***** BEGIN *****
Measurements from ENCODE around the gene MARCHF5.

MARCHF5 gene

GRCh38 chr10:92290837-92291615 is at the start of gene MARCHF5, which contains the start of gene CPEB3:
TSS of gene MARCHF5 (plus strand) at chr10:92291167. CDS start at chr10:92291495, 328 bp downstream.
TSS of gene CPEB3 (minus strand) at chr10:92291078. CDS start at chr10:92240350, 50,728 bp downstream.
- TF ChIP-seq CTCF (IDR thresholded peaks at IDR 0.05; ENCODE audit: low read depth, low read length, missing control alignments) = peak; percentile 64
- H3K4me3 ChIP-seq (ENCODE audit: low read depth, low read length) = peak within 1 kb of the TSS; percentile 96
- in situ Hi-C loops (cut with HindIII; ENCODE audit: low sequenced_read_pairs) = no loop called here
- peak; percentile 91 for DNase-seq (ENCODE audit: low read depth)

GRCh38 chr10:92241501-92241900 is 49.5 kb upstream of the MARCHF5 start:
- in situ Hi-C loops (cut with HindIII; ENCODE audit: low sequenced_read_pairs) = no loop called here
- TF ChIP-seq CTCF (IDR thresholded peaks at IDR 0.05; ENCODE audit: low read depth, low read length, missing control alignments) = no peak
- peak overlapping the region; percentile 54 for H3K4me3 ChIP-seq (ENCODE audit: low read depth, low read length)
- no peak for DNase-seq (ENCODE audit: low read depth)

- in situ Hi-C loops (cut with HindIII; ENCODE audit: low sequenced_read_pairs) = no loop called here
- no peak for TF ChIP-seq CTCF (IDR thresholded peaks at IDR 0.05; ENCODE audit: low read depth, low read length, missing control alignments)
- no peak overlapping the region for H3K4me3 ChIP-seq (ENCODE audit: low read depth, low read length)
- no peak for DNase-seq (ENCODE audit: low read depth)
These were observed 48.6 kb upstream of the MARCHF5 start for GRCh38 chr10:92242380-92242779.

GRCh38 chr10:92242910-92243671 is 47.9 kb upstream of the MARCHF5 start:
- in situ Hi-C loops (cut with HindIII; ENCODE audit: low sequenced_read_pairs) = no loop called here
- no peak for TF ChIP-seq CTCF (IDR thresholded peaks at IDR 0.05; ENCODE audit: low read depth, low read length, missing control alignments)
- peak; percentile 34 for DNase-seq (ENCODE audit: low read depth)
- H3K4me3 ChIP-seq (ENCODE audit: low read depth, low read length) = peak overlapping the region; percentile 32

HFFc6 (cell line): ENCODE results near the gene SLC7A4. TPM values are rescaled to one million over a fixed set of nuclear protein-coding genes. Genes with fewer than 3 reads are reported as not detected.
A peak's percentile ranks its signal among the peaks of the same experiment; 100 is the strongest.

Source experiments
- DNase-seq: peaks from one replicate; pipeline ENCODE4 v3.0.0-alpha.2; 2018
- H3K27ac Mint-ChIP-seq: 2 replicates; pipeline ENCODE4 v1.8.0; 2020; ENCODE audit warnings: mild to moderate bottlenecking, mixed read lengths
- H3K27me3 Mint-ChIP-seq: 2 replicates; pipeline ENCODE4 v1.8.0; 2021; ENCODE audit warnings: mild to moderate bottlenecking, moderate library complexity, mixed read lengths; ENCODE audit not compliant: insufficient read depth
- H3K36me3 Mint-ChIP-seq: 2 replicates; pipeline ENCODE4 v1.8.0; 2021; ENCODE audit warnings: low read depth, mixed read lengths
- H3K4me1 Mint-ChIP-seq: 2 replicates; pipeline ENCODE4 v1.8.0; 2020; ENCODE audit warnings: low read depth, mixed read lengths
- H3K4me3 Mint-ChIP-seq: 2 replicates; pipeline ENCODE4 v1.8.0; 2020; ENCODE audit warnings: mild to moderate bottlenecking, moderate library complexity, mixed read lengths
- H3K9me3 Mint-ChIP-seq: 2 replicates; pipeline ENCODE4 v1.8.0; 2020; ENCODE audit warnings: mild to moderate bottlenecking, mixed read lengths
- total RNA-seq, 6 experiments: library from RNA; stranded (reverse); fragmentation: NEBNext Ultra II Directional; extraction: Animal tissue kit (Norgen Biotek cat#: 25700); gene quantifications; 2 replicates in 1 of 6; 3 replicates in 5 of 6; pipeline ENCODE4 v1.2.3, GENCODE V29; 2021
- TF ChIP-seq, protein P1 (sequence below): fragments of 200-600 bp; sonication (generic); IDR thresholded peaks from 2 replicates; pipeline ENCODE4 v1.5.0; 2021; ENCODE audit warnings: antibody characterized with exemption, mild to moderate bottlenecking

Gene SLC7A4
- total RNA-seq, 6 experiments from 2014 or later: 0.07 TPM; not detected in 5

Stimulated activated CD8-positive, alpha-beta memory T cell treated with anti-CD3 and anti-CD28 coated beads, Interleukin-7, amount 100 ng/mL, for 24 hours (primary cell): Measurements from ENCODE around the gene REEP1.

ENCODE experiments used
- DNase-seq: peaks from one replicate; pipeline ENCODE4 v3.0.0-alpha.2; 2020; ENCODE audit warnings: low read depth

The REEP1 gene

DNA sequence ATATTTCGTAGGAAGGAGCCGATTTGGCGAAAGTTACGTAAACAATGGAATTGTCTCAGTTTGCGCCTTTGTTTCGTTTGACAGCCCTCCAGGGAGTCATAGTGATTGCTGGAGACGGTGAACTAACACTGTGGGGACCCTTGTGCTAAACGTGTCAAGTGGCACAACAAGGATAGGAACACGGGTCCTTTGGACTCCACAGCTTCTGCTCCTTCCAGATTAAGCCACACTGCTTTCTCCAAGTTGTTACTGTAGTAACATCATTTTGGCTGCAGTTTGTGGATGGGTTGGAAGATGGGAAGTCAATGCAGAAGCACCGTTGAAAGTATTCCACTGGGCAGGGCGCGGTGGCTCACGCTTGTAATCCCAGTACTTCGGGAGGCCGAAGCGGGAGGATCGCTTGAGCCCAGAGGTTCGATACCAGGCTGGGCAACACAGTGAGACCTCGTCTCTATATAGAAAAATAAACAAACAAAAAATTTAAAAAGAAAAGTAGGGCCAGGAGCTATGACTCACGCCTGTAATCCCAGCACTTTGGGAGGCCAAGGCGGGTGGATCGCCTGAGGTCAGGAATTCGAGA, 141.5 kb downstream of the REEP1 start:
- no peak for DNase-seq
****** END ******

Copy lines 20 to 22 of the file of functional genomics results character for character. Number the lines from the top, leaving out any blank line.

GRCh38 chr10:92242910-92243671 is 47.9 kb upstream of the MARCHF5 start:
- in situ Hi-C loops (cut with HindIII; ENCODE audit: low sequenced_read_pairs) = no loop called here
- no peak for TF ChIP-seq CTCF (IDR thresholded peaks at IDR 0.05; ENCODE audit: low read depth, low read length, missing control alignments)